We all harbor a secret hope that the tough situations in our lives will magically get better. We yearn, hope, and pray for something to change, and sometimes we get so caught up in wishful thinking that we procrastinate taking action ourselves. We’re busy or overwhelmed, or we’re so frantically hoping and praying for a miracle that we fail to recognize Real Rule #19: Ain’t no fairy godmother.
If you wait for someone else (Mom, Dad, God, your spouse, doctor, boss, or minister) to come and save you, you’ll likely be waiting forever. The responsibility is on you to put your life in order and get it on a better track. There are no fairy godmothers. It’s up to you to make changes in your life, even the ones that appear impossible. (“The impossible just takes a little longer” a very successful CEO once told me.)
Making these changes may be the scariest thing you’ve ever done. Imagine a woman sitting at the police station with two black eyes. The officers are saying, “Ma’am, we need you to press charges.” And she responds, “But he’s such a good man . . . and I love him.”
She’s not only scared of her husband’s wrath; she’s scared of inducing an irreversible crisis in her family. Yes, her spouse may have battered her; yes, he may be doing drugs and inviting dangerous people into their home; yes, he’s surely putting their children at risk on a daily basis. But by turning him in, she fears she will be destabilizing their lives in an even more drastic way. She’s faced with going back to the same situation, praying and hoping that it won’t unravel again, or making a bold change that will affect every aspect of her (and her family’s) life. As the saying goes, “The devil you know is better than the one you don’t.”
Being the whistle-blower comes with a cost. Whether the subject is domestic abuse, illegal business practices in your corporation, or your very own BS, blowing the whistle will shake up your world. To be willing to do this, you must have faith. By facing a bad situation and saying “enough!” you’re actually laying the foundation for a better future.
When called to make a change in our lives, we often go through a gestation period. Getting a divorce, making a job change, stopping drinking, losing weight, leaving an abusive relationship—all of these are bold acts that take time and great dedication. You are disengaging from the life you had and reconfiguring parts of your existence. It could be weeks, months, or years until things level out—and that’s okay. These changes take as long as they take, unfolding in their own unique way. As I have said to myself so many times—because it is worth repeating—each of us is a “work in progress.” But we must believe that somehow, some way, our dedication and commitment to opening a new chapter will pay off.
If you’re considering making a significant change, here are some steps you can take.
Step 1: First, form a clear picture in your mind and heart of the desired outcome (i.e., what it’s all going to look and feel like when things do change). This is your anchor. My dear friend, best-selling author and “Spiritual Entrepreneur” John Assaraf, teaches people how to assemble Dream Boards from magazine clippings, drawings, and anything else that depicts their dreams for the future. Making such a board helps you set your sights on a vision. Then you need only have faith in yourself until you can say with conviction, “I can do this!”
Step 2: Get real with yourself about what’s been going on. Take ownership and responsibility for where you are right now and how you got there. Shortcomings, procrastination, excuses and all. Make an honest admission about the fears, insecurities, defense mechanisms, and patterns that have been holding you back from where you want to be and say, “This is what I did!”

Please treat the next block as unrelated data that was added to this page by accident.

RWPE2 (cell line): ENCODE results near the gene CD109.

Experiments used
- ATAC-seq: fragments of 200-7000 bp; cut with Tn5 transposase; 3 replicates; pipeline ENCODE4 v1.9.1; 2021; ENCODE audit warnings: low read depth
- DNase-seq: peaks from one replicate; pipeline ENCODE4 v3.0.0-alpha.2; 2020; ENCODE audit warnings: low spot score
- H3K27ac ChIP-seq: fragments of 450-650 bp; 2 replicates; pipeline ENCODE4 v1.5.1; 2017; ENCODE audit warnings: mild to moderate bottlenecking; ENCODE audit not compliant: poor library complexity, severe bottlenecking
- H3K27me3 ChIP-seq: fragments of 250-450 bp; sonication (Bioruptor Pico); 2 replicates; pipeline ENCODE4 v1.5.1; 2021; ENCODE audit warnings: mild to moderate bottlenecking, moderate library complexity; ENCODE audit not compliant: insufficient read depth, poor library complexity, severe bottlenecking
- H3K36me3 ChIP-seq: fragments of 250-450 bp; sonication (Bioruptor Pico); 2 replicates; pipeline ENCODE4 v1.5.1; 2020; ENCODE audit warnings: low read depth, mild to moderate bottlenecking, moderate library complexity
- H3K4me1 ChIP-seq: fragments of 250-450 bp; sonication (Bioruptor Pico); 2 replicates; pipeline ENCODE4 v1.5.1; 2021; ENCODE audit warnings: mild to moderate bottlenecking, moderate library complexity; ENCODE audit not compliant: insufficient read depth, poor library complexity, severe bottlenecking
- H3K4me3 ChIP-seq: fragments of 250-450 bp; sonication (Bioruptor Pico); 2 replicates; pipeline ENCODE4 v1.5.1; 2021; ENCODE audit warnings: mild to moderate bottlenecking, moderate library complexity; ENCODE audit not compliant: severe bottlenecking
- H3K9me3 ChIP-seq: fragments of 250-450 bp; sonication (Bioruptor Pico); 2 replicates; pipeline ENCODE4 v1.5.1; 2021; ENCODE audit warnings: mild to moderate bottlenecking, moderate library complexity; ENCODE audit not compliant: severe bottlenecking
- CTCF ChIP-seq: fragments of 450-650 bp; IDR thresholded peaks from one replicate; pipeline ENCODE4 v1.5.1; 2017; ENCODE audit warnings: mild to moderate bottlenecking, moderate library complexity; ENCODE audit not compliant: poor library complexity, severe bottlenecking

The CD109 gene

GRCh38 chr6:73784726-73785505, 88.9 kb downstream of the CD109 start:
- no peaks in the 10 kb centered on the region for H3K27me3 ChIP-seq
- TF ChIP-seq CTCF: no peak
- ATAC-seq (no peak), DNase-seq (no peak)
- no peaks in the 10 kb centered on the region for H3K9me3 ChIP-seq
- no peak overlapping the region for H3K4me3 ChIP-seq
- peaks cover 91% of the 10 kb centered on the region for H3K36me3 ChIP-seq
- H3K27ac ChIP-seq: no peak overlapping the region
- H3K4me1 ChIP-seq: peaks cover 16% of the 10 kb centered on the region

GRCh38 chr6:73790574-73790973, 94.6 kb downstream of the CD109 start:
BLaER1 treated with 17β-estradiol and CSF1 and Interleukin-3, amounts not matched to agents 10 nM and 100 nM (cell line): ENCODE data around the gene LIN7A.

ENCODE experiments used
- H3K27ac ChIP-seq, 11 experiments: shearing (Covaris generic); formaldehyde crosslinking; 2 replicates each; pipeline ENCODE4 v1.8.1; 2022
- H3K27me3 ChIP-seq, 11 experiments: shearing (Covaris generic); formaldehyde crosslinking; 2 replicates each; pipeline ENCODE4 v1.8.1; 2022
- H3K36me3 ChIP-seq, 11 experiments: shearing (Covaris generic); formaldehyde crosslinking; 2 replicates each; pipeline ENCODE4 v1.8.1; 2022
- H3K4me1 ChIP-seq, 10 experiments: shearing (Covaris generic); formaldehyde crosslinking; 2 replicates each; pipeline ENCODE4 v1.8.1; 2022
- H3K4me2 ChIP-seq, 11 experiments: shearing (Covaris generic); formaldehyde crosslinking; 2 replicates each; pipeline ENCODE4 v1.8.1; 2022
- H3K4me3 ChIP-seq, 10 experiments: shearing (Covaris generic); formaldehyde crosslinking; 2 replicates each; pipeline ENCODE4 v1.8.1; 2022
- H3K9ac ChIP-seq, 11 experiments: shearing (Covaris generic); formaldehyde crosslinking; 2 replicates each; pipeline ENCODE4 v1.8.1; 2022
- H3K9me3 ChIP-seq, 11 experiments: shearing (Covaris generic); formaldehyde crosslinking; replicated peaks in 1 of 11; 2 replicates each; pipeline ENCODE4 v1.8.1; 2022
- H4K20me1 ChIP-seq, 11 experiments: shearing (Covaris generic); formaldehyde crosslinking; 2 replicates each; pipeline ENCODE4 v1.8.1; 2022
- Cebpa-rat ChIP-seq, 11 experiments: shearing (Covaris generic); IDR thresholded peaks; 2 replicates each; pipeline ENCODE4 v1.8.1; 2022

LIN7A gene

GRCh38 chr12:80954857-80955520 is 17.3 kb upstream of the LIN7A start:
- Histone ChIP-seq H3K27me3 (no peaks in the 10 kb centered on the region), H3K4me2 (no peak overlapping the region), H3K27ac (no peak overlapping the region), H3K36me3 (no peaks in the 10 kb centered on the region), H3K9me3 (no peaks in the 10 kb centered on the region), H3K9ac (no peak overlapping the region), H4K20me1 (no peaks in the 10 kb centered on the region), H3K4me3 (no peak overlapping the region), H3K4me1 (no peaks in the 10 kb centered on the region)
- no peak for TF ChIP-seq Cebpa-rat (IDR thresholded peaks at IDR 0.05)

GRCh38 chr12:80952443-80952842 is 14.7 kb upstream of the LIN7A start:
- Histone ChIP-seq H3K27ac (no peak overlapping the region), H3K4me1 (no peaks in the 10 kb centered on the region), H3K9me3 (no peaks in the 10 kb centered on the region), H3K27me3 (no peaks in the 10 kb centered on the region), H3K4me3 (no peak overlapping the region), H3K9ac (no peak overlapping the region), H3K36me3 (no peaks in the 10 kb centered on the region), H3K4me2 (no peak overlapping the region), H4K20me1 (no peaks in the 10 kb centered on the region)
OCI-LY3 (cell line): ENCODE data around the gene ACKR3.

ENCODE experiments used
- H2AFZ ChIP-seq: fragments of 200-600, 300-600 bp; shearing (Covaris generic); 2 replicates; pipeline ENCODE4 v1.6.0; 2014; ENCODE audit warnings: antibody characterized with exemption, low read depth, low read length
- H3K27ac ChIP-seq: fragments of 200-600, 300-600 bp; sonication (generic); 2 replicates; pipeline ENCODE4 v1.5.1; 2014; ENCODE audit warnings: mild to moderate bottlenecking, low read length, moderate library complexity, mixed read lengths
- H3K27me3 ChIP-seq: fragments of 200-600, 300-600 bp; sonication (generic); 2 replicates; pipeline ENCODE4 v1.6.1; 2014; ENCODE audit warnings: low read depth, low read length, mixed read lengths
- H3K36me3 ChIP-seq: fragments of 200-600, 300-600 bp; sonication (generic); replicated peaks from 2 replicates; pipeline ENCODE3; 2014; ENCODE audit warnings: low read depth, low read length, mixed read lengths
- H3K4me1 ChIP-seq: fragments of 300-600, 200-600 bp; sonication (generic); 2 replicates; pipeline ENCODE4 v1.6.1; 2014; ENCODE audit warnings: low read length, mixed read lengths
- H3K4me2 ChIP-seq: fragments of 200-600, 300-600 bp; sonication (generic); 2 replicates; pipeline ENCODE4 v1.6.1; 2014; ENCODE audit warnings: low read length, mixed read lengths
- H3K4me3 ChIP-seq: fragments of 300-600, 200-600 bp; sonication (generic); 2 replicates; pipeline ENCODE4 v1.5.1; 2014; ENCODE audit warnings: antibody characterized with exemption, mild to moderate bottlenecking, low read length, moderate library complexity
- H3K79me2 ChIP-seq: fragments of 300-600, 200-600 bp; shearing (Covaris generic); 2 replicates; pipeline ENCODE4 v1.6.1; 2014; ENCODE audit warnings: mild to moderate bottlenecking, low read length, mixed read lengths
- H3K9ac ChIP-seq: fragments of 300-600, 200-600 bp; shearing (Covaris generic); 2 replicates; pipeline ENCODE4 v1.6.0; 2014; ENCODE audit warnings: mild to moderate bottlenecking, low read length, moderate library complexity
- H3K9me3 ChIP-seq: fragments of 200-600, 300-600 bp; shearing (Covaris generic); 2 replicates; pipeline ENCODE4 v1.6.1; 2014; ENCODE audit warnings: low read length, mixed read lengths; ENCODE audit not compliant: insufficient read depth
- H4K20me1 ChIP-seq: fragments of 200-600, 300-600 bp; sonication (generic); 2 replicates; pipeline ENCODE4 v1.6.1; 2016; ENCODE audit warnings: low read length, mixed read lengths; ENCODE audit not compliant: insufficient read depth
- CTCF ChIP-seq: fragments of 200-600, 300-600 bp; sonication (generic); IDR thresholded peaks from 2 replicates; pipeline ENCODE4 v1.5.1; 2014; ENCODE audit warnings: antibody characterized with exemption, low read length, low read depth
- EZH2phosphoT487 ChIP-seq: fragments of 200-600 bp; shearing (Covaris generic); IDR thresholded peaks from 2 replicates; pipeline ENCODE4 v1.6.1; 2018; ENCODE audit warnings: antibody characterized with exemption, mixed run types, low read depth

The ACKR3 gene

Step 3: Be kind and even merciful—with yourself. Instead of beating yourself up for the past, show that you truly understand why, up until now, this was your way of living, surviving, and making sense of your world. You did the best you could at the time. And today is a new day. Solidify your faith in your ability to change over time. It’s about saying: “What I’ve been doing doesn’t give me the results I want and deserve.” If you’ve been playing the victim, for example, you might say, “Victim mentality has been a stop-gap solution in my life, but it’s not working anymore.”
Step 4: Break your plan into small steps on a critical path to reaching your goal. Clarify your blueprint for change by listing everything you need to do to be successful. Also, list all the ways you could sabotage yourself along the way.
Step 5: Finally, take a bold step forward. This means taking action! Implement step #1 of the game plan.
This kind of a plan is the real magic. Take responsibility and own up to the past. Rededicate yourself to a better life, set your sights on a goal and reassure yourself about all the good that is going to come from making this journey.
It’s the voice of confidence that we want to tap into here, not a voice of fear, judgment, and condemnation. This is the voice that has imagined a better future for you and a higher expression of who you are in your family, your job, and your community. And this is the spirit in which we will continue to courageously face up to what isn’t working and do everything we can to change it. It’s time to remove whatever obstacles may be standing between you and a far more fulfilling future. It’s time for courage, faith, and action.
Copyright Dr. Ken Druck. If you like this article, please share it!
Ken Druck, Ph.D., founder of The Jenna Druck Center in San Diego, is a renowned resilience expert, organizational consultant, and award-winning author of several books including, The Real Rules of Life (Hay House). Follow Ken’s blog or find him on Facebook.
Photo credit: Photo credit: Sandy Austin / Foter / CC BY-NC